To foresee this kind of magic.

In his reply this benign authoritarian reciprocated this very same sentiment.

                  What’s good for the Gander.

While men were men, not fags, many still insisted that there too must be different spheres for men and women. The man earned the income to support the family and the role of wife and mother was central to female self realization. The husband was head of his household and under him, the woman abided. In this schema, conceptions of femininity, based on passivity, deference and chastity were expressed in gender specific dress and modes of behaviour.

However attitudes were rapidly changing. I rejected the view that women must respect the familiar conventions of female service and sacrifice. My mother worked other than making tea, doing housework and having babies . Shakespeare portayed women as eloquent, strong in their constancy and common sense, and in some ways head and shoulders above them. And so, from that standpoint, I never have had, been of that opinion that women should be kept in a particular place.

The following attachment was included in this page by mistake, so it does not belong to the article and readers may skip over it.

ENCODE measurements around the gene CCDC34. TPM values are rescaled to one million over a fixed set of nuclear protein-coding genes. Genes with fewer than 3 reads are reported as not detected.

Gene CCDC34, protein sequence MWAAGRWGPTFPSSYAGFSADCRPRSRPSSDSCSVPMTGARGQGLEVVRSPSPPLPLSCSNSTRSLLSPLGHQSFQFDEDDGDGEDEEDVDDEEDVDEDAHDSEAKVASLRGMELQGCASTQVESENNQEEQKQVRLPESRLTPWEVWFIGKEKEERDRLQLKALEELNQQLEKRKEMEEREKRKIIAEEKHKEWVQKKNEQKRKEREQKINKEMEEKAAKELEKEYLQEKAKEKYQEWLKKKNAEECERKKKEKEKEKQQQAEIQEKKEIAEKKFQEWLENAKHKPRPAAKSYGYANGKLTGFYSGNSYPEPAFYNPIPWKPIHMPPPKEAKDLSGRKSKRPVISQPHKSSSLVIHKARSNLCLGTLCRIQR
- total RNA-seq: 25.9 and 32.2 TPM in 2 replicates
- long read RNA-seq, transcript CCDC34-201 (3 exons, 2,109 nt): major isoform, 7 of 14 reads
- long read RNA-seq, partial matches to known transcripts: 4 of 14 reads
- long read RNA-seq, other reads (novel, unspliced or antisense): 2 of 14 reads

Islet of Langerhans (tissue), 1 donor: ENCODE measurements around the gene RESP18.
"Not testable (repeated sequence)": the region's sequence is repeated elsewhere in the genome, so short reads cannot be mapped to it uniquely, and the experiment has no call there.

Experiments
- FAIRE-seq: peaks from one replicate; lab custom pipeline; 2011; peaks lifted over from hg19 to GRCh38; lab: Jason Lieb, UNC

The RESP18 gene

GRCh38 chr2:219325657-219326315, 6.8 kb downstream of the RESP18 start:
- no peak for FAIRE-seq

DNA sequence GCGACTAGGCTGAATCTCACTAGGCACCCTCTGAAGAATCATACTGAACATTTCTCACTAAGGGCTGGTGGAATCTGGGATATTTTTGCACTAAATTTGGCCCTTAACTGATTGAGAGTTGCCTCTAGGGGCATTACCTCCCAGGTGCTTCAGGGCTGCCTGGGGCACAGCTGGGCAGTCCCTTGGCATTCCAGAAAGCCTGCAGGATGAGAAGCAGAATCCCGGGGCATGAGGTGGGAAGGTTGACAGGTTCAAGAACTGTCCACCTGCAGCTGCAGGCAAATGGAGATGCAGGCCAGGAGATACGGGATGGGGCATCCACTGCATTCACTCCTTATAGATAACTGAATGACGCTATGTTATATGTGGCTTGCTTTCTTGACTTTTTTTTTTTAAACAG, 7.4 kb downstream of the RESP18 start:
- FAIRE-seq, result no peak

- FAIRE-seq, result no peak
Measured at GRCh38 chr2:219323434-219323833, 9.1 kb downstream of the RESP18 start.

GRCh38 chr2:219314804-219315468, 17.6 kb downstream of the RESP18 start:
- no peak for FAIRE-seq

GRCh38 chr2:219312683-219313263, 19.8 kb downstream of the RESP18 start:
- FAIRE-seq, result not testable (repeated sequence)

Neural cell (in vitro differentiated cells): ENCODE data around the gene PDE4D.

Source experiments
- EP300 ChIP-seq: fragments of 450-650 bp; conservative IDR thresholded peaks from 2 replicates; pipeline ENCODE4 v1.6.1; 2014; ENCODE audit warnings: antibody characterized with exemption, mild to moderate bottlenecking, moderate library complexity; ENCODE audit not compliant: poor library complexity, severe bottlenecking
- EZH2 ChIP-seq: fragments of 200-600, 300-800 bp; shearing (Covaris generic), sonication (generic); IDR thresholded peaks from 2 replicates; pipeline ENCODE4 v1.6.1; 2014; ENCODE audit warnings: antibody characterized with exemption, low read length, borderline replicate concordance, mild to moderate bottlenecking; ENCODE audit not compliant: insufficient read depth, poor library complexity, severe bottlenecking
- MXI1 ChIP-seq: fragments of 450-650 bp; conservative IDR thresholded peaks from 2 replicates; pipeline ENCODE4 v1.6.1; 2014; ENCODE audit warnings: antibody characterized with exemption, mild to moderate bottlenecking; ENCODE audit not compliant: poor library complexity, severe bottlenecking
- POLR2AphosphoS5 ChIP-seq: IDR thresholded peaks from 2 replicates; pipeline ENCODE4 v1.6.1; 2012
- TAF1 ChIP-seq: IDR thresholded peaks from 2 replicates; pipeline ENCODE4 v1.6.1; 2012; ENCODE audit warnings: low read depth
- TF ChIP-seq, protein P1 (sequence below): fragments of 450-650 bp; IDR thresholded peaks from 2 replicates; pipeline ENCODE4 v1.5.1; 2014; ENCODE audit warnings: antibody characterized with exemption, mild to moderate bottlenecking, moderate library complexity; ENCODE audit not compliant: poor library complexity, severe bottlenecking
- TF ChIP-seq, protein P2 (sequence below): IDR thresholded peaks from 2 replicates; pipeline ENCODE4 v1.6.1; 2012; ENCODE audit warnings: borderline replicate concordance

At the same time I saw that in advanced industrial society, women’s work is overall only marginal to the total economy… women are offered a universe of their own: the family.

Like woman herself, the family appears as a natural object, but it is actually a cultural creation… Both can be exalted paradoxically, as ideals. The ‘true’ woman and ‘true’ family are images of peace and plenty: in actuality they may both be sites of violence and despair.